Reading from an external file from a script


#1

I am still using Forte on Windows 7 while trying to ‘rebuild’ my entire rig in Gig Performer (a large undertaking). A feature I use in Forte regularly is associating multiple key ranges and transpositions on a single rack instrument from one or more midi controller sources. Forte makes this VERY easy compared to how I’ve seen I would have to accomplish the same thing in Gig Performer. At first, this might have been a deal breaker for me, however I then learned about GpScript and I’m thinking there should be a way for me to quickly ‘script’ this functionality.

My thought was I could interrupt the appropriate midi events from the controllers and remap as I go, however writing individual full scripts embedded into the scripts would be fairly time consuming as well and also time consuming to modify while working on a specific rackspace for a given song. My thought was what if I could create a ‘configuration’ file on a rackspace by rackspace basis that are stored in a folder relative to the rackspace file itself that I could easily modify external from Gig Performer itself. I would reload the configuration file into a given rackspace or variation as I ‘entered’ it loaded so that changes would be more straightforward and would not require me jumping into the script files directly to make these modifications.

I have significant programming experience in a number of languages with a variety of IDEs and while I appreciate the fact that GpScript exists and is a great ‘first blush’ at a feature in a virtual rack, the overall development environment is still extremely basic. I think this would help me get around the limitations of the editor.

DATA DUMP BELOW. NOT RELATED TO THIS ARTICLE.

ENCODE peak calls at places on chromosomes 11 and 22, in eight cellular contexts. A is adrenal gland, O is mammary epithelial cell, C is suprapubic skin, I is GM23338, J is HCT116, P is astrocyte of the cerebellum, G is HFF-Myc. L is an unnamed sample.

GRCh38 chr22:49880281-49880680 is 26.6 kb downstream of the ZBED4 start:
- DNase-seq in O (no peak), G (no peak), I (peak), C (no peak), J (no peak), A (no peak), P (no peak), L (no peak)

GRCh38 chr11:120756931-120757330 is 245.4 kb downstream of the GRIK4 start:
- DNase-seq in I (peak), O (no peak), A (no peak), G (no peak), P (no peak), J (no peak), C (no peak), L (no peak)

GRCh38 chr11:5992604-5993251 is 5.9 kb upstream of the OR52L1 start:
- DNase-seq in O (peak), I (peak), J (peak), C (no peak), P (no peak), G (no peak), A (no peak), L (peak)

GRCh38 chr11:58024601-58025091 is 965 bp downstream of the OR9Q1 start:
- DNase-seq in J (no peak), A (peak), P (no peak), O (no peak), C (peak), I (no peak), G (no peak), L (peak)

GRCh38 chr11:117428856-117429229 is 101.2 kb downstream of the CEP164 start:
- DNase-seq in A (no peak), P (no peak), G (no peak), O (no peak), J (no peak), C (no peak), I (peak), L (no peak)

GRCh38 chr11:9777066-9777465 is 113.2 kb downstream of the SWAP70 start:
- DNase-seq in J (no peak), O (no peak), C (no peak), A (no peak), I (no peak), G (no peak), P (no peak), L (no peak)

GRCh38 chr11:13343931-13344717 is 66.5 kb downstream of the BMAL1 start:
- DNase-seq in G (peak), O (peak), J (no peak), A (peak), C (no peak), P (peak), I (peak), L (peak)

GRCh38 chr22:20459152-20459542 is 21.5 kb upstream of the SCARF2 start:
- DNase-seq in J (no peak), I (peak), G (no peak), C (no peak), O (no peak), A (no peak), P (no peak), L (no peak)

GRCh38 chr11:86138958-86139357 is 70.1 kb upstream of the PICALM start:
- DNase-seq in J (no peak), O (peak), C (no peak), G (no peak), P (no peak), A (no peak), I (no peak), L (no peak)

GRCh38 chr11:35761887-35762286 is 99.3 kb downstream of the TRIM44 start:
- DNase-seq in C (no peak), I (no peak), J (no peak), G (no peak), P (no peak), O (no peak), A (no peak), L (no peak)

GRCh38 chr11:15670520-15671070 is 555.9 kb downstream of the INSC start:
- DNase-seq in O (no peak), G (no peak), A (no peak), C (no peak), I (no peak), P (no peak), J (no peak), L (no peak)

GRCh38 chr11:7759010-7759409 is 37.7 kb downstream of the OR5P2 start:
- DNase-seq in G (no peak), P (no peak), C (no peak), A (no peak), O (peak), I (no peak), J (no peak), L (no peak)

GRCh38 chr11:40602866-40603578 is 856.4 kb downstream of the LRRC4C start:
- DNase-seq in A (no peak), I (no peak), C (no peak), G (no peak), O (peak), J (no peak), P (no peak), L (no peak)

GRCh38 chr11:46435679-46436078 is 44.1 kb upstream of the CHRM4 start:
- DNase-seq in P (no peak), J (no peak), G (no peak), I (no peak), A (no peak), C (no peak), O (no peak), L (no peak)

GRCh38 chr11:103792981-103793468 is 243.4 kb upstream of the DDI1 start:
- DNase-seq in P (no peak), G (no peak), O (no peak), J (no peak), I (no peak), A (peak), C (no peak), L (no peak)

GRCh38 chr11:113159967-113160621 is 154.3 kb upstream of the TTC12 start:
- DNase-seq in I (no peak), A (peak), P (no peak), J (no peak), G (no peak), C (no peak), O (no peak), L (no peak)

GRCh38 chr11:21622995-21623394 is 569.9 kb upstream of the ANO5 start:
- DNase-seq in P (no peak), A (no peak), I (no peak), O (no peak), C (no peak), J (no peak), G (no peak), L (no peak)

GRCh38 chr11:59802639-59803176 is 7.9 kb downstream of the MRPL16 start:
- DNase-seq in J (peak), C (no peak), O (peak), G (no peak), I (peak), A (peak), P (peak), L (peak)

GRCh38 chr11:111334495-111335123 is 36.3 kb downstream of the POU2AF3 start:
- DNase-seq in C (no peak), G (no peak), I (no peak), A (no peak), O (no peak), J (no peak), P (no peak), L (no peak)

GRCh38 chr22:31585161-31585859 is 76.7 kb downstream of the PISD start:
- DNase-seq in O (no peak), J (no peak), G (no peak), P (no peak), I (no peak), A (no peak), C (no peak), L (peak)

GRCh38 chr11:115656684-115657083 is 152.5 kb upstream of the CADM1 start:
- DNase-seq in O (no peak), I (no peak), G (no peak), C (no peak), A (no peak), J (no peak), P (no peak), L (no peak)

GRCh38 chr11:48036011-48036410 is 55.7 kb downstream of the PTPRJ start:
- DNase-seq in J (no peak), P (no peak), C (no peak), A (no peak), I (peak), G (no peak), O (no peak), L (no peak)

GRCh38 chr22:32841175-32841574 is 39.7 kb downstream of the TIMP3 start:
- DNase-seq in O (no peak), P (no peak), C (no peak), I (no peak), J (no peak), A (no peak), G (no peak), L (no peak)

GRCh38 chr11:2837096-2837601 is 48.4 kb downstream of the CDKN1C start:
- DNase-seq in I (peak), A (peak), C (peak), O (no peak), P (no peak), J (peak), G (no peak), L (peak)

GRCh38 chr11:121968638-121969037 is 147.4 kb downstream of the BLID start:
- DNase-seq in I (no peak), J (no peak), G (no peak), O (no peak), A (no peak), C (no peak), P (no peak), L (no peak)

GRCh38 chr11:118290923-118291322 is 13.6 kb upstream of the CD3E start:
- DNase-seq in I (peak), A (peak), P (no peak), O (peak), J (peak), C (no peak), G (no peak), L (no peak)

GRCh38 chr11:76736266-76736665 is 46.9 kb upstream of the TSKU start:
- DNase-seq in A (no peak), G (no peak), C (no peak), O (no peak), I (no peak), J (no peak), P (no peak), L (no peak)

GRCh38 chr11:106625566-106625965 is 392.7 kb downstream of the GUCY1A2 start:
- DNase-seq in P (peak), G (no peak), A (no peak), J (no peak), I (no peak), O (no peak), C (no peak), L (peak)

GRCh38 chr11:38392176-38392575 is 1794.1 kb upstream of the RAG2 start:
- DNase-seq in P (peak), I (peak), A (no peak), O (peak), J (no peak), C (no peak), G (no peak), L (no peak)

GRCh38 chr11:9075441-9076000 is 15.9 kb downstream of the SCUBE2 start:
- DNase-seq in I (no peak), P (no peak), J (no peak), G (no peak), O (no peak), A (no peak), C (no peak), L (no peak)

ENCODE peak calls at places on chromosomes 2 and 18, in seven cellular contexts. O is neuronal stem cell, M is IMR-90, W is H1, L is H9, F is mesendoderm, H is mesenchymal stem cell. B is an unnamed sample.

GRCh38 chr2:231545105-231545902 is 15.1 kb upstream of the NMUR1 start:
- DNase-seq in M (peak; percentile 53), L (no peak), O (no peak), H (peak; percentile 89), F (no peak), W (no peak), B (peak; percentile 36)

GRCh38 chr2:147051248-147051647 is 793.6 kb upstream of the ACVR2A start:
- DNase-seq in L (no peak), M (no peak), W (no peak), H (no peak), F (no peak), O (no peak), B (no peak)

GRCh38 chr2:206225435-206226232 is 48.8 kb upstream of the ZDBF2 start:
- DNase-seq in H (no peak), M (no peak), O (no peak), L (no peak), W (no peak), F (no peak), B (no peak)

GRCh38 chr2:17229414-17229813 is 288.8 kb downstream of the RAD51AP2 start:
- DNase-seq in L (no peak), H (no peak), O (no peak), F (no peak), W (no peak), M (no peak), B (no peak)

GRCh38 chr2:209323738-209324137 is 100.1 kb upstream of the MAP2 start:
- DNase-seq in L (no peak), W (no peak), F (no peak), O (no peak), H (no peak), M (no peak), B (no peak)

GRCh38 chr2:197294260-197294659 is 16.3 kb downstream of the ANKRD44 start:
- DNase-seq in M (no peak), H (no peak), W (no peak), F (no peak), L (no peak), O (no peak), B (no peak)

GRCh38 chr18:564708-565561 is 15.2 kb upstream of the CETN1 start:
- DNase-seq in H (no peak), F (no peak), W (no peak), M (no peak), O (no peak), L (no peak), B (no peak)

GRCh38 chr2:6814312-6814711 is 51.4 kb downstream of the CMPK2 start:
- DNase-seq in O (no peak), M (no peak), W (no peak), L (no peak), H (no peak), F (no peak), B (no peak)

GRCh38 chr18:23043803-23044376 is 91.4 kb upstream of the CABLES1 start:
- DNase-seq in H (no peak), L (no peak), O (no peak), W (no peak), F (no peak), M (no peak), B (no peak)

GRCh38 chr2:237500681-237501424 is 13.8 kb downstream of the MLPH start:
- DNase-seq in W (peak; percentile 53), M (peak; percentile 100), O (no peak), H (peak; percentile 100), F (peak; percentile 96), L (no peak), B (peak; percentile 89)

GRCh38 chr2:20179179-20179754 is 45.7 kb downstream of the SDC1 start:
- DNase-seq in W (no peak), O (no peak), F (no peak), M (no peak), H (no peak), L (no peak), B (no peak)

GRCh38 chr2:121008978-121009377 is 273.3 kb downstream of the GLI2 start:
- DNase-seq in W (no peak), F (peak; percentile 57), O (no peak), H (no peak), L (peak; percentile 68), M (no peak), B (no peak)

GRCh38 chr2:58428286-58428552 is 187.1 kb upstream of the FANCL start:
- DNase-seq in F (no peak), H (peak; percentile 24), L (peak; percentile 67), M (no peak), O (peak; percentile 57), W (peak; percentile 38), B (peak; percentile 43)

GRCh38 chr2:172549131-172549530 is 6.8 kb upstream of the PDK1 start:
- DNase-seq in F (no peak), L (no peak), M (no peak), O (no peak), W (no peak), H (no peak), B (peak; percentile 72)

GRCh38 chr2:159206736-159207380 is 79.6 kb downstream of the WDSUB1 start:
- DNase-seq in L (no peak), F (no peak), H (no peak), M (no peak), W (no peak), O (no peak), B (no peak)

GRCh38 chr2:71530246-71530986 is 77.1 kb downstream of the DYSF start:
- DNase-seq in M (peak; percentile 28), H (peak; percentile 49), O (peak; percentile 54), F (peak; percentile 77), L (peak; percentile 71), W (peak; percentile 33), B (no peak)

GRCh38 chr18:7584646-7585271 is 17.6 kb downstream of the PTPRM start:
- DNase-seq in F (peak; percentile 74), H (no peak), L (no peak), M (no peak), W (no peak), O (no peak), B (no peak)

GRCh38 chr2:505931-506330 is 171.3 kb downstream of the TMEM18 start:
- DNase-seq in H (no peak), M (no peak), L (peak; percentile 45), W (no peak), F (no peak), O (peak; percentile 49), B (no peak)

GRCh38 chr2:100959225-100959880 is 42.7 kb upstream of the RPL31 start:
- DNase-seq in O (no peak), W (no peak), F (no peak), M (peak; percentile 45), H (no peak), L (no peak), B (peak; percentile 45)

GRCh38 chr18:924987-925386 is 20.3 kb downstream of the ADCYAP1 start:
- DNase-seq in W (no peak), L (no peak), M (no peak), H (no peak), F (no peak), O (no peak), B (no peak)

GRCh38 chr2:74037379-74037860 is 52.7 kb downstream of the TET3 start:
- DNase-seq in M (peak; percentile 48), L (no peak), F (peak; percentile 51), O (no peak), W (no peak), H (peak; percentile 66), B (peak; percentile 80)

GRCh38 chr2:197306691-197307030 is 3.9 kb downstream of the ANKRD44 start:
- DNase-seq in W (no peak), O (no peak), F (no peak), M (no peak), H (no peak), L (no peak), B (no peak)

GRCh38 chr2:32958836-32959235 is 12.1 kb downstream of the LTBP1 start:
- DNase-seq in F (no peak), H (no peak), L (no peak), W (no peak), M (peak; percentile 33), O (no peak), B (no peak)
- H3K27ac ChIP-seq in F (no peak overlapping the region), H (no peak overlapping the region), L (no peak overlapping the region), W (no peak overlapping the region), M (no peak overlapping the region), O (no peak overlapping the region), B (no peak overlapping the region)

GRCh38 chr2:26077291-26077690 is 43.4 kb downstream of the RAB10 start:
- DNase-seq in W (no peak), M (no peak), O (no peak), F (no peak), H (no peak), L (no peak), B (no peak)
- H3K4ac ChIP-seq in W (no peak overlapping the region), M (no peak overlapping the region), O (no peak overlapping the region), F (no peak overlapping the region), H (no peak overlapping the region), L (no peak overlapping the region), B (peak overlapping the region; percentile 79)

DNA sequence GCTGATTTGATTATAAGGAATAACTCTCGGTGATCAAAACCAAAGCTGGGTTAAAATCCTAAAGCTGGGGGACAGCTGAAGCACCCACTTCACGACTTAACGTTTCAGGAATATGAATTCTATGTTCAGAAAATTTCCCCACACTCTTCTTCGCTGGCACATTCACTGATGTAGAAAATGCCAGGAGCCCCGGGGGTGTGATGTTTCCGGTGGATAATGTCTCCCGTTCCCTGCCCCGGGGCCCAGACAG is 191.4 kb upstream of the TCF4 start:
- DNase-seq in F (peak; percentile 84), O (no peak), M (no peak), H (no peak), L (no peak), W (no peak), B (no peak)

I seriously want to thank the creators of Gig Performer for building scripting capabilities in. I actually asked for scripting (either internal or external) in Forte multiple times but the developer had his reasons to not expose this.

thoughts?

xpansion


#2

I am using GigPerformer since version 1.
I used MainStage and switched to GigPerformer.
I have many keysplits in my rackspaces and I think the implementation with multiple Midi In Plugins is very clear and flexible when you use the rig manager.
What do you think makes this a deal breaker for you?


#3

If you had ever used Forte and set this up, you would understand the difference in effort to accomplish the same task given the general layout and functionality of Forte in this regard. With Forte, you get four independent zones with their own transposition settings per ‘racked’ instrument/controller/scene by default. You don’t have to ‘add’ them individually, they simply exist and are ready for very easy configuration. It takes significant more effort to add four individual controllers with their own range and transposition per input you’ve pulled in with GP. It also makes for a very cluttered looking rackspace on the back panel. This would be an easy way around that additional effort and screen real estate.

if you understood how much I use this function VS how much more time-consuming it is to configure in GP, you would understand better why I’m looking for another option to quickly build this kind of configuration.

Jim


#4

Ok I understand, sorry I cannot help you.


#5

If (pick some other product) could do what we needed to be able to do for our own performance needs, we wouldn’t have bothered to invent Gig Performer :slight_smile:

Create a basic rackspace with four Midi In Blocks (same as zones), export the rackspace and then just import it to use it as a starting point